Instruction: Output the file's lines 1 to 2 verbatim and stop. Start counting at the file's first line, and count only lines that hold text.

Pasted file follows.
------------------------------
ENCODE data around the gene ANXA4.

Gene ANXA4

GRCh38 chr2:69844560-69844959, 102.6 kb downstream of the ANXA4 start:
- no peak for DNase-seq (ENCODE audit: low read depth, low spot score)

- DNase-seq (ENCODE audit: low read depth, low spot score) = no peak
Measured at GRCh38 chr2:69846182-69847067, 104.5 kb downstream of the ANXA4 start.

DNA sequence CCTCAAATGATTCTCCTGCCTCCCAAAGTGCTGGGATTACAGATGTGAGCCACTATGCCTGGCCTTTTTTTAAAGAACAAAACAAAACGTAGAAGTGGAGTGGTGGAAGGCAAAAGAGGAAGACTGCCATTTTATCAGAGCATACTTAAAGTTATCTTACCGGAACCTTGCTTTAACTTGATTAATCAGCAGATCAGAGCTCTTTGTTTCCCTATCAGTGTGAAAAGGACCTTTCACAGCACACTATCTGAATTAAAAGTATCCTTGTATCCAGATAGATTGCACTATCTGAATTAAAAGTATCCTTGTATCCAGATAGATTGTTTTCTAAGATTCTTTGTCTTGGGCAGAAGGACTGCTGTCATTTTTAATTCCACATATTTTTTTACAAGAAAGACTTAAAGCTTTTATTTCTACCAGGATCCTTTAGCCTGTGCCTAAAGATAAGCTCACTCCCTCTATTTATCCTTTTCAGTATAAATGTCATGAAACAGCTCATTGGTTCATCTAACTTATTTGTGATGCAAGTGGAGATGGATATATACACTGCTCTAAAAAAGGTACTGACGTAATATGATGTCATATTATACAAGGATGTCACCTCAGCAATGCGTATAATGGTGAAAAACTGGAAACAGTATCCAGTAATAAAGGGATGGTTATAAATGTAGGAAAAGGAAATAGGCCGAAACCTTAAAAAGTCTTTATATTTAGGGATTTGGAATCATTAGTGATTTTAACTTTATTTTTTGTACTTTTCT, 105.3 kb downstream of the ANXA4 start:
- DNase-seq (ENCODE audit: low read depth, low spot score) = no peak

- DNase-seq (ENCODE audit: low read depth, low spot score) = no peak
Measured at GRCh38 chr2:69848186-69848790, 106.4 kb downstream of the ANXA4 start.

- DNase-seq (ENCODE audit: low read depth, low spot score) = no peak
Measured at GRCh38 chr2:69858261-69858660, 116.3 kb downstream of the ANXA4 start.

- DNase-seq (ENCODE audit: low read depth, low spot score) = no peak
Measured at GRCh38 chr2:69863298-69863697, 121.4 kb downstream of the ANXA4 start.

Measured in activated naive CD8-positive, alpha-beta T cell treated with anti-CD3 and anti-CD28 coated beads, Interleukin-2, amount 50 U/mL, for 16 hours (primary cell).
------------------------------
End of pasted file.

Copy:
ENCODE data around the gene ANXA4.

Gene ANXA4